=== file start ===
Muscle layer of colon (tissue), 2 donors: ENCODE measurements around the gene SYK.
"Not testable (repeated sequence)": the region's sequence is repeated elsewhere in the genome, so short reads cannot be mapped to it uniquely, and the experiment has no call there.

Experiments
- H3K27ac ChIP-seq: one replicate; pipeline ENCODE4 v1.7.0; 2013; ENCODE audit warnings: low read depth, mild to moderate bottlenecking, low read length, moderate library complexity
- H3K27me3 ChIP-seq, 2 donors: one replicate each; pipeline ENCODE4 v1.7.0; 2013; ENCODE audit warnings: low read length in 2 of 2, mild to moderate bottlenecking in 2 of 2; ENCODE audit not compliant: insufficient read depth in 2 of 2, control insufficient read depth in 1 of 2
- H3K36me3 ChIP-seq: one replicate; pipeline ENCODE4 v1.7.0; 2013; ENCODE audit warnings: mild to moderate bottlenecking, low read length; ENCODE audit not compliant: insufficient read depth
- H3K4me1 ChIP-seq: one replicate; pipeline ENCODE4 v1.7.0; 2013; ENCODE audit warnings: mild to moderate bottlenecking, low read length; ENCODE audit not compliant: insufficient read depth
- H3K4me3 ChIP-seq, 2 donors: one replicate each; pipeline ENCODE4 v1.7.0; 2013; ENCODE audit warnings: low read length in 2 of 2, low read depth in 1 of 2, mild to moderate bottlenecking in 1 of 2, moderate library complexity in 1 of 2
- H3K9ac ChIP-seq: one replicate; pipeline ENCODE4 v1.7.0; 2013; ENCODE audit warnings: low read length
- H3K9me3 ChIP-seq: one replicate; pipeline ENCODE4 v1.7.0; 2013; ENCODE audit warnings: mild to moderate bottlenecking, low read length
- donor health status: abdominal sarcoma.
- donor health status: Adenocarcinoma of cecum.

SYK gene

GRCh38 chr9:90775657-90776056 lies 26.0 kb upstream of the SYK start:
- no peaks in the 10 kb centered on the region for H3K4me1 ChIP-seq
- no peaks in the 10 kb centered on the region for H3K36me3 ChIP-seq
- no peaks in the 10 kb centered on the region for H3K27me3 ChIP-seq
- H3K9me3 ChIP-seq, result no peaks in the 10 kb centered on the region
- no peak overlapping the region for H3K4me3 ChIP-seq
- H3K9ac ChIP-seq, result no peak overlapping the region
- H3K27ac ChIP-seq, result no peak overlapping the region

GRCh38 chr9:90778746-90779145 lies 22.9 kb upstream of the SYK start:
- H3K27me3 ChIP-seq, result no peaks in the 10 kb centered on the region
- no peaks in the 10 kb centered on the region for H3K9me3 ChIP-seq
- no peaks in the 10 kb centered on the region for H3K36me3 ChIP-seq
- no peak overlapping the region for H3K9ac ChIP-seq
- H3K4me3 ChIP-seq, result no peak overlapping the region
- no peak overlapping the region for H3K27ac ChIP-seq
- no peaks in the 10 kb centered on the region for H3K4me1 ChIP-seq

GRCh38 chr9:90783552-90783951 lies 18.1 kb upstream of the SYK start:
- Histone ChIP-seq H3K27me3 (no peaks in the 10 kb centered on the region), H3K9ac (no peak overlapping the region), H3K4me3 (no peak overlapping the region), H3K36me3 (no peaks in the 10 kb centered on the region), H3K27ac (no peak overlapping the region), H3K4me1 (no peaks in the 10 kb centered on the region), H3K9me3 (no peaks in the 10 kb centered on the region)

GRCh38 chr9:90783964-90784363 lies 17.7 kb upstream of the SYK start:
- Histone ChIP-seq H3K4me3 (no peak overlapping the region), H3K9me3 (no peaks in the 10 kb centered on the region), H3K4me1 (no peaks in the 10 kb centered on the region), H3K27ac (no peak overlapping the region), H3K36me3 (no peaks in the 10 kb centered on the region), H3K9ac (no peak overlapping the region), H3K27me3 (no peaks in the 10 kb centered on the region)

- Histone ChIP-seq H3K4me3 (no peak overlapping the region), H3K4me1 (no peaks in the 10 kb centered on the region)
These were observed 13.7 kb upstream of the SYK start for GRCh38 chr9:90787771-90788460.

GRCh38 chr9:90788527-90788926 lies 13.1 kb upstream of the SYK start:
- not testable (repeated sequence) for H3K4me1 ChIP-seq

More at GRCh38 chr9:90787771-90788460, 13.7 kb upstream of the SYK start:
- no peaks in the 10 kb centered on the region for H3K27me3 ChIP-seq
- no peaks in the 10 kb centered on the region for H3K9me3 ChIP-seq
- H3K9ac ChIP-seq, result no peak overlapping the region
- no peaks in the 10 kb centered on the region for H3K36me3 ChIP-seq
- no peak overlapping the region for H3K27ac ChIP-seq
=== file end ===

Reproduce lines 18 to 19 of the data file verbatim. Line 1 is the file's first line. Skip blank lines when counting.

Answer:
- H3K9me3 ChIP-seq, result no peaks in the 10 kb centered on the region
- no peak overlapping the region for H3K4me3 ChIP-seq